Henry County, Kentucky. What holds a community together? Or rather, what holds my community together, as I’ll have to leave you to worry about yours? I think about it some because my friend Mary Berry Smith thinks about it a lot. What follows comes out of our conversation, but this is her argument.
Last summer our little congregation went through a painful upheaval–a division that proved to be beyond our capacity for love, neighborliness, and appreciation of old ties. As with all griefs, I’ve spent a lot of time mulling it over, as has Mary. She and her husband Chuck farm full-time just a mile from us, and both have lived in Henry County all their lives. On Sundays Mary sits in the pew that her grandmother sat in (or rather the replacement pew in the same spot). And not long ago she said to me that she wondered if the end of the tobacco program didn’t have something to do with our troubles at church.
What she meant was this: every community must be bound together by something it shares—and for the ties to bind strongly there need to be several somethings. Here in Henry County, when everyone used to raise tobacco, everyone had the crop’s seasons and its demands in common. Tobacco needs a lot of tending, and requires hard work. It must be started in beds, set out in the field, weeded, watched for disease, topped, cut, loaded, hung, taken down, stripped, bundled and hauled to market. A fool can grow it, but he can’t grow it well, and those farmers who raise a good crop year in and year out are known and respected for that.
My state is one of the few that still has a good number of small farms, and for years here tobacco was the mortgage crop. It made keeping those small farms possible for many families, and it was a vital part of a farmer’s mixed use of his land. The federal tobacco program and the Burley Tobacco Growers’ Co-op acted as a brake for the small farmer on the pitilessness of the international market. Crops that weren’t sold went into a pool, and sold for a price with a set bottom, the monies for which were serviced by the federal government but came from the sale of the crop.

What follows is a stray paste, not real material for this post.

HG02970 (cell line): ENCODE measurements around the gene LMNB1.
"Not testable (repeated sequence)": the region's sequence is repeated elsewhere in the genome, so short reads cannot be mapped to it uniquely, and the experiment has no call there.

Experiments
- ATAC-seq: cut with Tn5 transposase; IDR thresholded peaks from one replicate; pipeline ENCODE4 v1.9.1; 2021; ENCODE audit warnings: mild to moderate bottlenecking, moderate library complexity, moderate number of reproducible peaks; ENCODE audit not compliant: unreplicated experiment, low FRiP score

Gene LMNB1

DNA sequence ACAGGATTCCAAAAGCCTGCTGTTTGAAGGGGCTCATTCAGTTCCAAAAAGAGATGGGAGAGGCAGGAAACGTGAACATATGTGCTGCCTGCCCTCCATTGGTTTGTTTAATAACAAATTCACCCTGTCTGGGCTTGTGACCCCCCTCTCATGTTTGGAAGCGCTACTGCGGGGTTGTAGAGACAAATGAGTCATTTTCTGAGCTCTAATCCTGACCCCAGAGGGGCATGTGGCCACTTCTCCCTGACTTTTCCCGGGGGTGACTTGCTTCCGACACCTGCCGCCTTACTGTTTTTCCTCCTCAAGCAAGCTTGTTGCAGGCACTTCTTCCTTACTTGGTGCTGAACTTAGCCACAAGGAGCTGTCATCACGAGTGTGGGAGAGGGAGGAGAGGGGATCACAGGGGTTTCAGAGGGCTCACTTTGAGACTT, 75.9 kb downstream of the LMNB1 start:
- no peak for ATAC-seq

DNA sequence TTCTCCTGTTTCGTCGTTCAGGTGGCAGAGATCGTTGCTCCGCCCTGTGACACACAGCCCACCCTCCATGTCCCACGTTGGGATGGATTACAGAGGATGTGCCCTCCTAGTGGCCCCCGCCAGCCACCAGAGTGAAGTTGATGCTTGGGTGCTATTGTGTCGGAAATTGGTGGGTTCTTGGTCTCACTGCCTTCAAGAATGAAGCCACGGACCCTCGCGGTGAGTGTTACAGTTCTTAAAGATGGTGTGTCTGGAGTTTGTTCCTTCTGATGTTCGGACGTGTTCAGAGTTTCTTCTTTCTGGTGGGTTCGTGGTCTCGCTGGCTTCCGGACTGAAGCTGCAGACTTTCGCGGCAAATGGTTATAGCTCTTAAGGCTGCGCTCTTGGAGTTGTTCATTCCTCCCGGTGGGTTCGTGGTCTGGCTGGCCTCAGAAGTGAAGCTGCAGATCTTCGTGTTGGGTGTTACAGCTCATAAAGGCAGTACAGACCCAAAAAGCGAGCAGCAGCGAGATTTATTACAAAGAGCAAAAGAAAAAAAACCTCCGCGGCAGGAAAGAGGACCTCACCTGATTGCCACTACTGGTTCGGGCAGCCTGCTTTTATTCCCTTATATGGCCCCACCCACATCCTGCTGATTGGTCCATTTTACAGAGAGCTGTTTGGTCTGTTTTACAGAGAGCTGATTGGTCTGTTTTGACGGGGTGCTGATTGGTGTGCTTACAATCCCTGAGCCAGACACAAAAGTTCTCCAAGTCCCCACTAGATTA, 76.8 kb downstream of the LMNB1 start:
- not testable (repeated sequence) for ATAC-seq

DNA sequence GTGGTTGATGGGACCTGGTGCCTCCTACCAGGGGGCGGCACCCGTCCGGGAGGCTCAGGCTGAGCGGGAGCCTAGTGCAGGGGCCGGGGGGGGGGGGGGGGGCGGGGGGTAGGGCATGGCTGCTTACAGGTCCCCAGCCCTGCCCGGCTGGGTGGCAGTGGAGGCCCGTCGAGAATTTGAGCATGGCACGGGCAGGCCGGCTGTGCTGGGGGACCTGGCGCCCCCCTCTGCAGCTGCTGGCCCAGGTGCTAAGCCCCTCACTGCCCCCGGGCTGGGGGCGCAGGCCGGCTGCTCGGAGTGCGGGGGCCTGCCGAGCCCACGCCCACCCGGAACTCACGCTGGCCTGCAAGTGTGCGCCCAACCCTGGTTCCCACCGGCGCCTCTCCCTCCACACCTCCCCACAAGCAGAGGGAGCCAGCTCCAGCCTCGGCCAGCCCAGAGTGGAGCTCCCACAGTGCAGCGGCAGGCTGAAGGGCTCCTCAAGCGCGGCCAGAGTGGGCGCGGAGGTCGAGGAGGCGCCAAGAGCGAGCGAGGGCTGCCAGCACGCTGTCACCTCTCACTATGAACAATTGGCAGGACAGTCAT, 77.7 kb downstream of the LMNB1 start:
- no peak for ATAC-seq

All that’s gone, and Republican Party rhetoric being what it is, the end of the tobacco program is one of the achievements our senior senator Mitch McConnell is proud to cite. Today farmers here and in the several burley-growing states are free from any buttressing power between the small growers and the supranational tobacco companies that buy their crop. They are free to contract with the companies directly (and typically do, as otherwise there is no guarantee their crop will sell), and in one of those rhetorical equalities that is so unequal in fact, the companies are likewise free to set the price and limit the production, in a world market in which it is cheaper, of course, to grow tobacco in Brazil.
But my point is not only that farmers in my area have lost a good source of revenue. We’ve also lost a shared experience intimately tied to this place in which we live. Tobacco gave us something in common, Mary says; tobacco was our common language. If she and Chuck were setting, so were others; if the weather for curing was wet, everyone waited. If blue mold hit the county, everyone compared their losses. And everyone had a near-disaster story from working high in the rafters of the barn, to be retold every fall.
All that has changed and it has changed recently. Just ten years ago many people in my county still raised tobacco, or at least leased out their quota to a neighbor, who probably used the quota owner’s barn. I still occasionally find a leaf amidst the old straw here.
But with the end of the program, most of us took the buyout and quit. The relative few farmers who still grow tobacco grow significantly larger crops now, which is a different sort of operation. People were growing something like two to twelve acres; now farmers often grow forty, or eighty, or even more. This is factory farming, and there is no way a family can manage it alone. There is too much to cut all at once, and hang all at once; it requires jobbed-in crews of migrant labor. Raising a few acres of tobacco was good and satisfying work, Mary says. Toiling under the pressure of eighty must be something else.
I know it’s likely you, dear reader, are no lover of the crop. But Kentucky’s inability to grow burley will have little effect on the availability of nicotine. The tobacco companies will continue to contract with American growers for some of their leaf, until they are under no federal pressure to do so, and then they will stop. But they will not stop making cigars and cigarettes. Nor is the government likely to outlaw a product which it can so profitably tax.
So it is that here in Henry County we have lost the bond that tobacco gave, and one important part of our shared history is only history. And at times of real disagreement, such as last summer, we find we have fewer acres of common ground.